Transitioning to adulthood from residential childcare during COVID-19: Experiences of young people with intellectual disabilities and/or autism spectrum disorder in South Africa

Wendy M. Mupaku, Adrian D. van Breda, Berni Kelly

Research output: Contribution to journalArticlepeer-review

Abstract

Background:
This study focuses on young people with intellectual disabilities and/or autism who, due to child welfare concerns, have grown up in children's residential care and are now transitioning out of care at the age of 18 years towards young adulthood. This transition is termed “care leaving” and the young people in transition “care leavers”. The care leaving transition can be particularly difficult for young people with intellectual disabilities and/or autism. These challenges can be magnified in a time of a global crisis like COVID-19, which has resulted in countries being on lockdown and care leavers’ transitions being curtailed. Many mental health problems have emerged due to the COVID-19 outbreak and resultant lockdown that may negatively impact on the care leaving transition of young people with intellectual disabilities.

Methods:
Semi-structured interviews were conducted with six care leavers with intellectual disabilities and their three caregivers in June 2020 in the Cape Peninsula region of South Africa to explore the impact of COVID-19 on their transitional journeys.

Findings:
Three core themes emerged from the analysis: young people evidenced regression of independence, rather than the expected growth in young adult independence, due to disruptions to routines and opportunities to move out into the world; some young people experienced an exacerbation or emergence of mental health problems, which impacted on their transition to young adulthood; and young people and their caregivers experienced a deepening of caregiver relationships, which enhanced the transition of the care leaver.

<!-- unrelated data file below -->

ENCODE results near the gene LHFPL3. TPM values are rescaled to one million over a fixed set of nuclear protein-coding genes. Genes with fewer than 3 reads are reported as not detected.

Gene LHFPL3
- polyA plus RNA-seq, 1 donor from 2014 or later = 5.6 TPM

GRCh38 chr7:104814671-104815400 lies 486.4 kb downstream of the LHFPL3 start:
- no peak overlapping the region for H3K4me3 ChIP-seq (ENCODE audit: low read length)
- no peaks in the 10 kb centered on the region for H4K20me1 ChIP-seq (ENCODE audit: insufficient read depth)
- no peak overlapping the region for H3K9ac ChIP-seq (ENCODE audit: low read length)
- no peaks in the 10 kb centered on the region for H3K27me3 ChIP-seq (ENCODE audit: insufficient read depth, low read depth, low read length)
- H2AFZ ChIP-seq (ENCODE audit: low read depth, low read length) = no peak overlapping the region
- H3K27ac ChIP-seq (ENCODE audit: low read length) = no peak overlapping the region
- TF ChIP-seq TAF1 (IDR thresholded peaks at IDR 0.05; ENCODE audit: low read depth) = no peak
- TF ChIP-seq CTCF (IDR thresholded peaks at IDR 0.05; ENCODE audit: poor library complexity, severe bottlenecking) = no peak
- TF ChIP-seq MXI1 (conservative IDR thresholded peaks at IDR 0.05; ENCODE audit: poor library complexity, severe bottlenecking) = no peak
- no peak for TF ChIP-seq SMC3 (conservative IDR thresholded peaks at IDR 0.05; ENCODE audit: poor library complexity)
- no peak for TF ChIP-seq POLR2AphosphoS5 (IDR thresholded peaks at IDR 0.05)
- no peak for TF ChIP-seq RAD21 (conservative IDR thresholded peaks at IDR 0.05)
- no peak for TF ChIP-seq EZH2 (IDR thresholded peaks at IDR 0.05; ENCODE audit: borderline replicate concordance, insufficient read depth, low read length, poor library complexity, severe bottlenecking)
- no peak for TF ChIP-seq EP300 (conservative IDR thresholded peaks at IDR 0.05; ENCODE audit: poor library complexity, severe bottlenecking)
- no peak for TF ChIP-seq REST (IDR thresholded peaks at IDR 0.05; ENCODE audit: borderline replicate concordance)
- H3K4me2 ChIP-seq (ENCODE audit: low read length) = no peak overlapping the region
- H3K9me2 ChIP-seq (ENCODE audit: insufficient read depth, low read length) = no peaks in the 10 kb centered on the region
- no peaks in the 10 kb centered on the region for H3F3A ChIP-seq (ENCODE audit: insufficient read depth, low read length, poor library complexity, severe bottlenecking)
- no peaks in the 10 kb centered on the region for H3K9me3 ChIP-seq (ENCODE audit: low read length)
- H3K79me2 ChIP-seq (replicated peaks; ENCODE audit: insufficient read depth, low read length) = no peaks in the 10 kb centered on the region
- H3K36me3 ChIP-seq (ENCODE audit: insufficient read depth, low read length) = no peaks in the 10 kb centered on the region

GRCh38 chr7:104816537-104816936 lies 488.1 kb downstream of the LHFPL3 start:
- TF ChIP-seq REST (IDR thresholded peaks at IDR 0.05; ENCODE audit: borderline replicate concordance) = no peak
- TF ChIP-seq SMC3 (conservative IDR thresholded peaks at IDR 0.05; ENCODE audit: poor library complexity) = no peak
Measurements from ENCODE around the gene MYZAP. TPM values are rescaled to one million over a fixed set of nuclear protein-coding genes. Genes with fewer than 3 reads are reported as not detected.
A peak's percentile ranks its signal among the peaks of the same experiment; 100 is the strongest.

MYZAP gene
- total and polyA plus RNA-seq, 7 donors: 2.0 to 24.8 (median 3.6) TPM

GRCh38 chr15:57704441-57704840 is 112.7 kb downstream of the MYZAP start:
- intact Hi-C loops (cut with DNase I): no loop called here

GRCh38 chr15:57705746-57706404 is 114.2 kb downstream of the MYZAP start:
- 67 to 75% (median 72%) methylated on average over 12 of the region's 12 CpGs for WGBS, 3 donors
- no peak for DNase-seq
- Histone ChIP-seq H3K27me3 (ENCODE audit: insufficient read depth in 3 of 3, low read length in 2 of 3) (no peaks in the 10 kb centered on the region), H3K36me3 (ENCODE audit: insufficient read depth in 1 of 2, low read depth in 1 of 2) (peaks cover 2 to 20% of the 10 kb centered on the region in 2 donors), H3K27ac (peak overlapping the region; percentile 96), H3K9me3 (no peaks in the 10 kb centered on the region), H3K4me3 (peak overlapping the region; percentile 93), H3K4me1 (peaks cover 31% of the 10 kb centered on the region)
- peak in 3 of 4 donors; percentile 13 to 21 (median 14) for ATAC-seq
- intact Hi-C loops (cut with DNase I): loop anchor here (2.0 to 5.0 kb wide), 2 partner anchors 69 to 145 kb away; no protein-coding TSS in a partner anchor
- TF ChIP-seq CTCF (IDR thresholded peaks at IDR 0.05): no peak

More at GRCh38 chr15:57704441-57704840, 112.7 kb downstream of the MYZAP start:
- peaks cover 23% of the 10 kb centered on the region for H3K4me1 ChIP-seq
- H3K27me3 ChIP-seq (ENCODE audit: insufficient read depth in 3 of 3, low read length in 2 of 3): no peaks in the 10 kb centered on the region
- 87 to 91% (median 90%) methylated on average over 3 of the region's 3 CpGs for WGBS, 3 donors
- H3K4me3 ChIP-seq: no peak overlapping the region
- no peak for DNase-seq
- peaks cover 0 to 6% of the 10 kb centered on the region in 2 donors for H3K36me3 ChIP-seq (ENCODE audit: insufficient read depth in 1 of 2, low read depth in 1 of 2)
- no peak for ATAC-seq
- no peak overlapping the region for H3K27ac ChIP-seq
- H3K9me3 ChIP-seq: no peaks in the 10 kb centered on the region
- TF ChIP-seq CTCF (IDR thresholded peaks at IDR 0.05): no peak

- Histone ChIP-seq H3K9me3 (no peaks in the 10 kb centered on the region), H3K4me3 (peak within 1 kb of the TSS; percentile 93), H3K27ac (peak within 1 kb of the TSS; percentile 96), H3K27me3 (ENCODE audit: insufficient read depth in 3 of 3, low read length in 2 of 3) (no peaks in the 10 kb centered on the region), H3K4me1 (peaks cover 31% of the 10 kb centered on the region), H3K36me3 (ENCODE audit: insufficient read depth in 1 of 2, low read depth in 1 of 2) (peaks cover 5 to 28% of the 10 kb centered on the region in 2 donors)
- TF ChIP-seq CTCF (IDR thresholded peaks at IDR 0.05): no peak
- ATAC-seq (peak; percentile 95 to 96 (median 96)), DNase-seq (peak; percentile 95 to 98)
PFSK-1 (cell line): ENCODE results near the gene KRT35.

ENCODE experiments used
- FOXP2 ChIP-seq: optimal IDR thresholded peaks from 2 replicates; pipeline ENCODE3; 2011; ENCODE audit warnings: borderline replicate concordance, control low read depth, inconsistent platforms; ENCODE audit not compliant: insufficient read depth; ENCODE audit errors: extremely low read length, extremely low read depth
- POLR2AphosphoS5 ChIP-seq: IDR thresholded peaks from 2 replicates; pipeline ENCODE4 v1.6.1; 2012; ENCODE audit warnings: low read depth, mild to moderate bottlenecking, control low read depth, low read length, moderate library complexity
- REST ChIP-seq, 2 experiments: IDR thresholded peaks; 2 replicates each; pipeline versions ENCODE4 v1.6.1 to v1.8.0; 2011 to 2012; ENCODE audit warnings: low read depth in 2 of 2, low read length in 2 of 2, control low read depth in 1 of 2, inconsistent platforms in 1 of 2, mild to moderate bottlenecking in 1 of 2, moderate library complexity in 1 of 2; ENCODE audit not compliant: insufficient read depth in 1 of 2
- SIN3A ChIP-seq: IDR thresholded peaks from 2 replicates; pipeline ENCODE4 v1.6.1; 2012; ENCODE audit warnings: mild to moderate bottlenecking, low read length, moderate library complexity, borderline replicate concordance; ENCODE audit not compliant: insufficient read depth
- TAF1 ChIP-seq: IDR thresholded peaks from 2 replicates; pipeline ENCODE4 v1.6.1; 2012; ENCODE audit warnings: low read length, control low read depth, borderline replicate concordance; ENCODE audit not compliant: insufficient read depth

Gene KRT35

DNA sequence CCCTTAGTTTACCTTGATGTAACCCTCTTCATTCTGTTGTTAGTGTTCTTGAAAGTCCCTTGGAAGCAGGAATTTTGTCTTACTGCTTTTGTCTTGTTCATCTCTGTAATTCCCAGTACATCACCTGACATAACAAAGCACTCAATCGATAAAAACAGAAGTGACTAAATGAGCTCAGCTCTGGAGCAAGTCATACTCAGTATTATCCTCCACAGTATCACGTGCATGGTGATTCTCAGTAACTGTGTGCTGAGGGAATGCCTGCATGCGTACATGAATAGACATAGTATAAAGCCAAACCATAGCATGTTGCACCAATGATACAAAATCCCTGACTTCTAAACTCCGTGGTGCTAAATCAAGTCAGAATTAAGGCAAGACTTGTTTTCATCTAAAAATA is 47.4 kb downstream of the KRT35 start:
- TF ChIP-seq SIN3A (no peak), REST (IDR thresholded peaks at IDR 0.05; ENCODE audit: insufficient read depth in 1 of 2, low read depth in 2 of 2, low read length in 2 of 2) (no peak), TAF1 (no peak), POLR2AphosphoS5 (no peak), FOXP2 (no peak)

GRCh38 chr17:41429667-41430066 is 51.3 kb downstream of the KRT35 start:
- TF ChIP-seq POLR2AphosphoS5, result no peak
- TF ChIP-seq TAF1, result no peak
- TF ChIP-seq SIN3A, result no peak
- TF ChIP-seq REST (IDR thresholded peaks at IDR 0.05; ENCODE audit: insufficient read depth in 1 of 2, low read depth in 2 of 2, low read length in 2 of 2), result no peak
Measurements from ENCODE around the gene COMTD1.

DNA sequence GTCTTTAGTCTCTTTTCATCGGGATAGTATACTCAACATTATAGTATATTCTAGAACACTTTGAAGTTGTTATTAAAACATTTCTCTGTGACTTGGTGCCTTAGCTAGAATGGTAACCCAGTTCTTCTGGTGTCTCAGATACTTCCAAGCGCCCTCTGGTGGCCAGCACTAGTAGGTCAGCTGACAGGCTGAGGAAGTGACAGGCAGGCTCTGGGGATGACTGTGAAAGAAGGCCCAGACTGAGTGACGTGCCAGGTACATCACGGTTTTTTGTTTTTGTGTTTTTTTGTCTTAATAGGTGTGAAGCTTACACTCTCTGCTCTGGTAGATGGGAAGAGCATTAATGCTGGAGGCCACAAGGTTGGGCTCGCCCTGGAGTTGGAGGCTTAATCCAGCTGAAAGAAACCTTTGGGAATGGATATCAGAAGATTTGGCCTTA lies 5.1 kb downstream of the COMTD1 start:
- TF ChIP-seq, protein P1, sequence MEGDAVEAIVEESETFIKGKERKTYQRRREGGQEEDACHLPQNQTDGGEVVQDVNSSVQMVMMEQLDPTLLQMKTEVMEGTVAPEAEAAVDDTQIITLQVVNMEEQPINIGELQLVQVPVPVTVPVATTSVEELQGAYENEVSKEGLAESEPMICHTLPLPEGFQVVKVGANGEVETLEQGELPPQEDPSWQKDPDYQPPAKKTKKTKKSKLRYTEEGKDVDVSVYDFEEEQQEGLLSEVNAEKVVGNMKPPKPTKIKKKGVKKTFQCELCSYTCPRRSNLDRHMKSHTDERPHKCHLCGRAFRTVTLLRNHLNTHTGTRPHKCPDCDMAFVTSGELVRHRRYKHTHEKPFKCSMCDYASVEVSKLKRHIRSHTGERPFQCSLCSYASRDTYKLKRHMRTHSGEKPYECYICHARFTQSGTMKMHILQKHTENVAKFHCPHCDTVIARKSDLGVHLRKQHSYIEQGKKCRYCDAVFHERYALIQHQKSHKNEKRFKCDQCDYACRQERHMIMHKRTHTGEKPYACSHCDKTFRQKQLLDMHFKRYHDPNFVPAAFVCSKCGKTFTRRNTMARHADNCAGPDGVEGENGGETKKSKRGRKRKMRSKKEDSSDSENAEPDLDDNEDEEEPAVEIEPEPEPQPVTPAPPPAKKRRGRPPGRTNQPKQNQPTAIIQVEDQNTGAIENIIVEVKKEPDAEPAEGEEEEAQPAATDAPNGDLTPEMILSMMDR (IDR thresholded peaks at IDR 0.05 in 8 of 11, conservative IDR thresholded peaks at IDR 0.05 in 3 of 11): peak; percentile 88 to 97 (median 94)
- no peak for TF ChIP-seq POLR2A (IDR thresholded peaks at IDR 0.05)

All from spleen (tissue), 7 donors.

Conclusions:
Services must continue to facilitate progress towards independence and promote personal and caregiver well-being. Support service for care leavers with intellectual disabilities should be essential services, offered in person or online while adhering to COVID-19 regulations. Caregivers should be trained in continuing independent and interdependent living programmes for care leavers in their care, supported through in person or online training, mentoring and supervision. Service continuity is recommended to avoid the contraction of young people's social world at a time when it should be opening up
Original languageEnglish
Pages (from-to)341-351
JournalBritish Journal of Learning Disabilities
Volume49
Issue number3
Early online date14 Jul 2021
DOIs
Publication statusEarly online date - 14 Jul 2021

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